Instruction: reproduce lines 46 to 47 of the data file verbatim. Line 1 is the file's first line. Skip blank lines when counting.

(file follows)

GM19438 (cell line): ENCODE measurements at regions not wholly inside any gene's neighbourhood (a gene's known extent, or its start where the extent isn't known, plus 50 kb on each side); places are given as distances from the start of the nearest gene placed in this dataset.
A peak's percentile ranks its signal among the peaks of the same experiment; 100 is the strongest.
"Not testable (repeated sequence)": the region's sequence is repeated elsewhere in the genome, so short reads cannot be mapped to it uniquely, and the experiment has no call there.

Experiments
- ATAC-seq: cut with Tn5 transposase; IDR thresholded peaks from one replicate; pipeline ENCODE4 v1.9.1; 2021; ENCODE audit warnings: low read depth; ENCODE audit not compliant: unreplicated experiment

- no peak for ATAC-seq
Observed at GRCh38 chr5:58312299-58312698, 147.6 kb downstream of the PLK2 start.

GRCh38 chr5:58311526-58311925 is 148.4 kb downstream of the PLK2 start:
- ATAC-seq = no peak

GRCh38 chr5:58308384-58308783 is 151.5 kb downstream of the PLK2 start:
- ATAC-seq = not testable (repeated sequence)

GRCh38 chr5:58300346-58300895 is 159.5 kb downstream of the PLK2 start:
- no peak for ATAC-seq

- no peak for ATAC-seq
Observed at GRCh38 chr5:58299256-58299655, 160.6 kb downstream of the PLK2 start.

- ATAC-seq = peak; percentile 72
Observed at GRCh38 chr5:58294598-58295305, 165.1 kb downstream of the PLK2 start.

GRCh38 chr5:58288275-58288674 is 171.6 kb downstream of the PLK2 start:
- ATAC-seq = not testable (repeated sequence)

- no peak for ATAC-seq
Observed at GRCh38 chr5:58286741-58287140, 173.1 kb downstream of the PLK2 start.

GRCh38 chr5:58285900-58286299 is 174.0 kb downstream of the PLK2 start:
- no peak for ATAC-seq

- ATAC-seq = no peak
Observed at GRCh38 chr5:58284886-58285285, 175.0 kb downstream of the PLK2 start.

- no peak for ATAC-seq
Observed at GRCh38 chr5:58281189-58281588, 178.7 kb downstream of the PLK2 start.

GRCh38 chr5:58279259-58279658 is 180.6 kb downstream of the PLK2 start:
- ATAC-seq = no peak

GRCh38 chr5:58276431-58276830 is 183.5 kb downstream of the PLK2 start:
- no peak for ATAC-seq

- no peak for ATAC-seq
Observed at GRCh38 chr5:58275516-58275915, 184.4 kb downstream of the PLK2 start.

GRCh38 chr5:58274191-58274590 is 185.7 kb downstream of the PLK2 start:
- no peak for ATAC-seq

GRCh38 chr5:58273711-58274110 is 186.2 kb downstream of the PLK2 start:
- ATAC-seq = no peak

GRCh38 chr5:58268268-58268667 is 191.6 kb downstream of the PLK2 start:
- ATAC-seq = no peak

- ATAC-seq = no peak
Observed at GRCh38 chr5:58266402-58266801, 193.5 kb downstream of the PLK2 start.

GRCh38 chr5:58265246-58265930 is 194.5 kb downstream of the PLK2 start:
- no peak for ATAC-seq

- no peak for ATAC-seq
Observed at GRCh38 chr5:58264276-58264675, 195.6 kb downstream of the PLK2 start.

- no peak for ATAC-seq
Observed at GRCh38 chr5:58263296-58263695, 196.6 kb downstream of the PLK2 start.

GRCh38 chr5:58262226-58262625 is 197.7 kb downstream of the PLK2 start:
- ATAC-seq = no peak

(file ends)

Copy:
- no peak for ATAC-seq
Observed at GRCh38 chr5:58263296-58263695, 196.6 kb downstream of the PLK2 start.